The Voice: forward thinking practice of journalism (avoid third person) transparent and independent, plainly state the truth (no he said she said), answer questions, not ask them

    inewsource

    Started as a non-profit investigative journalism at the Union Tribune. 

    Document and data-driven

    multi-media

    defanged: no loaded language, flowery description, no opinion

    Do public expressions of opinion via social media by newscasters/journalists cross a line?

    In this new world, what is the mission of journalism?

  •  Social Media Journalism

    Google, Facebook, Twitter, Youtube. They influence our news on a daily basis, but should they? Sure, it's an excellent way to reach people and spread news, but what about the quality of the news that's being spread?

    Monica Guzman has pointed out that there is definitely a greater outpour of "breaking news," but it seems that a lot of the news being published is posted in response to, "Will my followers like this?"

    I have seen televised news shows that feature a "viral video of the week," while there are important, pressing stories across the nation and globe that have yet to be published. We need to move back to publishing real news! With constant publication of "little" stories, that provide more entertainment rather than information, the public has been desensitized to "breaking news", and no longer detects or realizes the greater, more urgent, grand-scale stories. Too many people are unaware of rights problems, genocides, global economics, and scientific progress that is occurring here at home and abroad. We need an informed public, not a bunch of zombies that can give you the top 10 Youtube videos that are cute or riled a country. Even informative videos, because they are generated by the public, aren't adequate news publications: they present a singular perspective and opinion, and many people don't know how, or choose not to, seek other perspectives and opinions that would allow them to create their own, informed opinion on important, relevant problems in today's society.

     

    -Gabriela Mena
     

  •  Todd Gitlin applied to Science and Health Journalism

    The topic of climate change in the news..

    Todd Gitlin was right to point out that the journalism industry generally does "bend over backwards" to ensure there is no bias in published stories. It is an inherent part of good journalism; however, when it comes to science news, there is too often a skewed opinion presented to the public by the media. Gitlin uses climate change as an example of bias making it's way into the media in both positive and negative light. Rick Santorum referred to global warming as "junk science" on national television, and his statement remained unchallenged and uncorrected... and this was not an isolated incident.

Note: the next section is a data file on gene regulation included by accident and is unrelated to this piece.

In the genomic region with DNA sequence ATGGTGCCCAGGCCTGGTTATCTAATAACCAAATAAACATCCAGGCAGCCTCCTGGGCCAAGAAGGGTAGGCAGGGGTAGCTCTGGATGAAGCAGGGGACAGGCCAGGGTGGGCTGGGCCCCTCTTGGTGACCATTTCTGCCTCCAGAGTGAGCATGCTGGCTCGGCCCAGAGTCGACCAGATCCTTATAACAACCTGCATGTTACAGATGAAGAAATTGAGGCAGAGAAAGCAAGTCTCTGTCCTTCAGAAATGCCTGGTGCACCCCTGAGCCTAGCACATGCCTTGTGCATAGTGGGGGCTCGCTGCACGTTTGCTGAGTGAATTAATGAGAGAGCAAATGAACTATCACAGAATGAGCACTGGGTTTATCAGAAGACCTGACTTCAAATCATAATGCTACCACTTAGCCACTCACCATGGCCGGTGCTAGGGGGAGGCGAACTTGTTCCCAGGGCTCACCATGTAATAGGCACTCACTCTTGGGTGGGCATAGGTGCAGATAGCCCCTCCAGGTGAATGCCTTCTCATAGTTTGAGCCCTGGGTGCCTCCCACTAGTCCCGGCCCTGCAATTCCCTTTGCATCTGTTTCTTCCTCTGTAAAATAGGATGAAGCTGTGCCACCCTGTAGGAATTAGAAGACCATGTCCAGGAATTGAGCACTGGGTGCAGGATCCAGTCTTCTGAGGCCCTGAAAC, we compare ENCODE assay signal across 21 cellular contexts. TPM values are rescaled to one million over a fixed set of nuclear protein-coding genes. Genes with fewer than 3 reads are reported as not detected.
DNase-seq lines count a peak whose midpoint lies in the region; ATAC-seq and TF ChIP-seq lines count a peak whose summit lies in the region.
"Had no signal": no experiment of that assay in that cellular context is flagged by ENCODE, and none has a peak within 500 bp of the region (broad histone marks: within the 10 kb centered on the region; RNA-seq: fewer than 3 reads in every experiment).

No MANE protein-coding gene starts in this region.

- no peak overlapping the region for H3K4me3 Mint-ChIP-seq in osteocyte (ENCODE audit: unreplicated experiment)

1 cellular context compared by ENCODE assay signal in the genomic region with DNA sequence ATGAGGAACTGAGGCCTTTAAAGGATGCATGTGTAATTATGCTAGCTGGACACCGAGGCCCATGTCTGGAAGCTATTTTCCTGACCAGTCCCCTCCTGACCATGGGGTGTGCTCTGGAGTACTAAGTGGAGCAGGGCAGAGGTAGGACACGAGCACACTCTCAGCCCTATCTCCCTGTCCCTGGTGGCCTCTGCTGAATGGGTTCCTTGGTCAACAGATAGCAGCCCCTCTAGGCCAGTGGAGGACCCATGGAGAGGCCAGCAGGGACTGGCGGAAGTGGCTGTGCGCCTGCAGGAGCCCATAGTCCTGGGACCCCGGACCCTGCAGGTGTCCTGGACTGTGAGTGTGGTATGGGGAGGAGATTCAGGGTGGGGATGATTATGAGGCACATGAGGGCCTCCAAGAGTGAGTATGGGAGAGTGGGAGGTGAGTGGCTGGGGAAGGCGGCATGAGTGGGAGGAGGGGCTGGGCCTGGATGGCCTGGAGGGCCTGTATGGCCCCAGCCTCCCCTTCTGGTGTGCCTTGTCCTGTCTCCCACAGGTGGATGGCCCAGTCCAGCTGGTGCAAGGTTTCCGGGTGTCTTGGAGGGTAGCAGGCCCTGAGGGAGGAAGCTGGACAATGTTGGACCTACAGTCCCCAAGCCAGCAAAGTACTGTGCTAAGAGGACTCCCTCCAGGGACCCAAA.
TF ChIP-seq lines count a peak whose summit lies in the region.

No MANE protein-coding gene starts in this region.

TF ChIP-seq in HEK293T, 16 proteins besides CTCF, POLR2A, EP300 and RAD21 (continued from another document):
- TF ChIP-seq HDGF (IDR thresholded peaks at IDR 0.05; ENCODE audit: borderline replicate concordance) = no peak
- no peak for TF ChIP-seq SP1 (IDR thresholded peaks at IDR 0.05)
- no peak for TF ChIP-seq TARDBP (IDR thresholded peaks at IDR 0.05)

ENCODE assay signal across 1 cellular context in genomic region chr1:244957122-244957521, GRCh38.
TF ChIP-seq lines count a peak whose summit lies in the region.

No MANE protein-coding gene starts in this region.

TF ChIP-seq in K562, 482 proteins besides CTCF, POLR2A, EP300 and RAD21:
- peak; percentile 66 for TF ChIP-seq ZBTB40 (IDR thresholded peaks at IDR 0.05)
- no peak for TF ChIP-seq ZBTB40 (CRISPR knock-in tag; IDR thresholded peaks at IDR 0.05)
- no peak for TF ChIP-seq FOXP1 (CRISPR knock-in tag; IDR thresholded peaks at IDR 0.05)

My interest in science and health journalism stems from the often exaggerated, inaccurate stories presented to the media. Scare tactics and discreditation of scientists has led to mass skepticism of scientific and health advances, leading to reduced funding and a narrowing field of scientific research. Sometime over the last 50 years, people have lost interest and trust in science, despite a plethora of advancements that have changed every person's life.

    Journalism needs to redirect the public's opinion regarding science, politics, the economy, etc so that they become more involved in forming their own informed opinion, insteading having reporters and opinion writers form an opinion for the public. Force the public to ask questions, don't answer all the questions! Humans have a natural curiosity, and the advancement of technology and the increase in readily-available news and reports, people have stopped trying to work their own brains and think independently, building on, rather than blindly following the published opinions of news organizations and their writers. As Gitlin has suggested, use the digital platform to reach people in innovative ways with honest, real news! Our society is so mis- and uninformed, it presents a real problem in the coming years, as we look ahead to future generations for leadership.

     

    -Gabriela Mena